There members met, Geddes says, to forget their cares in “myth and diversion.”  The chief diversion appears to have been debate, something Burns particularly enjoyed.
Now Burns did move to Irvine for a while in 1781.  He intended to be a “flax-dresser.”  However the premises he was going to be based in caught fire.
Burns returned to Lochlea to find his father on his death bed.
(His father was subsequently buried back in Alloway Kirk)
Robert, Gilbert and their widowed mother moved to a farm at Mossgiel near Mauchline.  The rent was £90 a year.  Less than Lochlea.  The first year however Burns bought bad seed.  The second year there was a late harvest.  Geddes says he lost half his crops.
Burns was now at a low ebb.  Really low.  He even contemplated emigrating to the West Indies!
Why didn’t he go in the end?  What changed his mind?
What changed his mind was the publication of his first collection of poems..POEMS CHIEFLY IN THE SCOTTISH DIALECT.
It appeared in 1786.  It was known as the Kilmarnock Edition.
It included poems such as “To A Mouse” and “The Cottar’s Saturday Night.”
It was an immediate success and Burns spent some time in Edinburgh enjoying the acclaim.
On his return from the capital he married Jean Armour and took on the tenancy of Ellisland Farm, 6 miles north of Dumfries.
He hoped to use the latest agricultural methods to make a better living.  And he hoped to provide for his growing family.
During his stay at Ellisland he wrote over a hundred poems and songs…including “Ye Banks and Braes o’ Bonnie Doon and “Auld Lang Syne.”  He also trained as an exciseman as a back up if the farm failed.
He described is a “a poet’s choice of farm.”  He found inspiration there. 
But again it was stony, infertile and badly drained. 
He switched from arable to dairy farming.
But when he secured an exciseman’s post he decided to dispose of the farm altogether and move to Dumfries.
His first home there, until 1793, was in Wee Vennell.  They then relocated to a house in Mill Vennell, now known as Burns Street, at the south end of the High Street.
His literary output remained prodigious.
Tam O’Shanter/My Nannie’s Awa/Ae Fond Kiss…
But there were troubles also.
*Rumours abounded about his drinking –he was said to frequent places like the Globe Tavern and the delightfully named Hole in the Wall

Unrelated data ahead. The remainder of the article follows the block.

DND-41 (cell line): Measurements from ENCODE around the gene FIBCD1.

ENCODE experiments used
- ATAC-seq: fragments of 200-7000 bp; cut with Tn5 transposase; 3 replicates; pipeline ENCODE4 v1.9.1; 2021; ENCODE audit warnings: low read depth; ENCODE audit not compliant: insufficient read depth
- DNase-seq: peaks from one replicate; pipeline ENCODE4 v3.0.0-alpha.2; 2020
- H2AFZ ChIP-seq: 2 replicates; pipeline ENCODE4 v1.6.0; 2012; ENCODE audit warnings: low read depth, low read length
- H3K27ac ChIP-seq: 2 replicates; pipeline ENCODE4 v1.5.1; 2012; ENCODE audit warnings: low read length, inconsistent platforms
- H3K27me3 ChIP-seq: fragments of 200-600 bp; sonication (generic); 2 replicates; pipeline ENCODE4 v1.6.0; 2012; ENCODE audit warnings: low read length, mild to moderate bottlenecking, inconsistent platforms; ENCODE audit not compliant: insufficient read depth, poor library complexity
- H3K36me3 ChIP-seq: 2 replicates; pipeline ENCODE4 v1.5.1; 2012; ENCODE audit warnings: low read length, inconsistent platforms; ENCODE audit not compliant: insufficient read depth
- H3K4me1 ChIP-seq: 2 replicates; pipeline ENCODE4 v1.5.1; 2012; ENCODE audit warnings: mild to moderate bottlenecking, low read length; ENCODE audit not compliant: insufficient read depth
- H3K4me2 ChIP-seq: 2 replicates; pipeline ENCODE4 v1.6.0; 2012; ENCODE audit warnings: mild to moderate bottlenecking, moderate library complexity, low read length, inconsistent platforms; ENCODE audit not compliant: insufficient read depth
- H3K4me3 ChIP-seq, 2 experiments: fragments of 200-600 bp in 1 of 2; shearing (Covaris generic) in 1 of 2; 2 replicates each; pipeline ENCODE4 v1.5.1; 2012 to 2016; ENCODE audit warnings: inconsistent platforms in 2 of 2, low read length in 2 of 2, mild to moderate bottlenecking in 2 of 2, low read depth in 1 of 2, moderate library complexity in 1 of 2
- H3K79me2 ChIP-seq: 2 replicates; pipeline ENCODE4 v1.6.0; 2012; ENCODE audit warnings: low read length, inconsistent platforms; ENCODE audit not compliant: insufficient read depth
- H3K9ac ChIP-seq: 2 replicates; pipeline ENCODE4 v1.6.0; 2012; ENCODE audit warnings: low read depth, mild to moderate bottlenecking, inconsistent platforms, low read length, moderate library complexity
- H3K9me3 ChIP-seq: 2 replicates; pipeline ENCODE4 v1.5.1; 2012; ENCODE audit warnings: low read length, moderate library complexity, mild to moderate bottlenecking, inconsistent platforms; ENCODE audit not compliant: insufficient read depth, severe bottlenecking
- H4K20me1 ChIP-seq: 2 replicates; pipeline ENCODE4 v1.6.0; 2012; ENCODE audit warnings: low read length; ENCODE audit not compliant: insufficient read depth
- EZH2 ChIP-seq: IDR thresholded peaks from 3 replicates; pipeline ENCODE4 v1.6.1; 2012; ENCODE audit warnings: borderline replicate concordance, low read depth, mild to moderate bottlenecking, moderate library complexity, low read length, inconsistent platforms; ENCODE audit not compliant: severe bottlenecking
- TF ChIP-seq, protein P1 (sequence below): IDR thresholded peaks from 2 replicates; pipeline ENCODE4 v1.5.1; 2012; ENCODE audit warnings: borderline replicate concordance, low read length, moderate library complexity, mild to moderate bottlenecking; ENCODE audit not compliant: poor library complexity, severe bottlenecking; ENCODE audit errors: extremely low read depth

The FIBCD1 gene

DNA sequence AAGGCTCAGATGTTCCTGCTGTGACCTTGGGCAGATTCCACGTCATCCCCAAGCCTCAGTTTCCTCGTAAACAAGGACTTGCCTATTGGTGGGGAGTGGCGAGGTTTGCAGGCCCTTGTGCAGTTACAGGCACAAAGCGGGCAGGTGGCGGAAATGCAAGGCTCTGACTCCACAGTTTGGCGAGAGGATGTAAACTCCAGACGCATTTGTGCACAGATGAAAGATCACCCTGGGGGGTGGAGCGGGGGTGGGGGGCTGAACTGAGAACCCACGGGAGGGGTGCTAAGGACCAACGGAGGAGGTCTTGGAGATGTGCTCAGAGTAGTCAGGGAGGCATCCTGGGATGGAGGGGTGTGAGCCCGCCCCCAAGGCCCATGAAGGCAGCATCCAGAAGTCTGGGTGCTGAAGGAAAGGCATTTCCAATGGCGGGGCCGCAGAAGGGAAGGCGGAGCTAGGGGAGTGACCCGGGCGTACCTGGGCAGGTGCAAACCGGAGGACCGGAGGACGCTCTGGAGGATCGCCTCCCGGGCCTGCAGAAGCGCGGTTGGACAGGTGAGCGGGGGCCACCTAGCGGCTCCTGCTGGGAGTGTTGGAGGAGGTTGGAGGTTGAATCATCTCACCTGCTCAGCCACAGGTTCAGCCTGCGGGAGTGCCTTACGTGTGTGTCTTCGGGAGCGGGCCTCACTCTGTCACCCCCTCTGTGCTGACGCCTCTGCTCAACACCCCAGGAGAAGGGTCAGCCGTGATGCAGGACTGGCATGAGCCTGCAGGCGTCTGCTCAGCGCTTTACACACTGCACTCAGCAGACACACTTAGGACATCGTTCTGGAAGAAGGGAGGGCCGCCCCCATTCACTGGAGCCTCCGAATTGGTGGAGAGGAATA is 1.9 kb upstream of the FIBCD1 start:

*And he was in trouble also for his political views.  It led to an official enquiry by the Board of Excise and for a time it looked like he might lose his job ---more of that in a minute.
*And then there was his declining health.  Years of toil and poor conditions had taken their toll.  He even tried sea bathing as a recommended cure for his poor health.  But he tragically died in 1796 from endocartis, the effects of rheumatism on the heart.
*He is buried in St Michael’s Churchyard.
These then are the essentials of Burns’ life.
But I want to talk for a few minutes about the economic context.  The social context.  And I want to talk above all about the political Burns, the radical Burns, the republican Burns about which we hear so little.
First there is the economic context. And I am aware that Bob is going to speak of this in an Irish context – with regard to radical Irish poets.
The point here is that Burns and his family tried unsuccessfully to make a living out of a series of unprofitable holdings.  But in his article – in the AWL paper Solidarity - Burton notes that this was an age of rural change.  Peasants were finding themselves unable to maintain their debt bondage to landowners.  Many farms were failing and peasants were being squeezed out.
So there was an Agricultural Revolution.  But Burton notes that the poetry of Burns was the product of Scottish Enlightenment in an age of political revolutions.  Those two main political revolutions were first the American  and then the French revolution.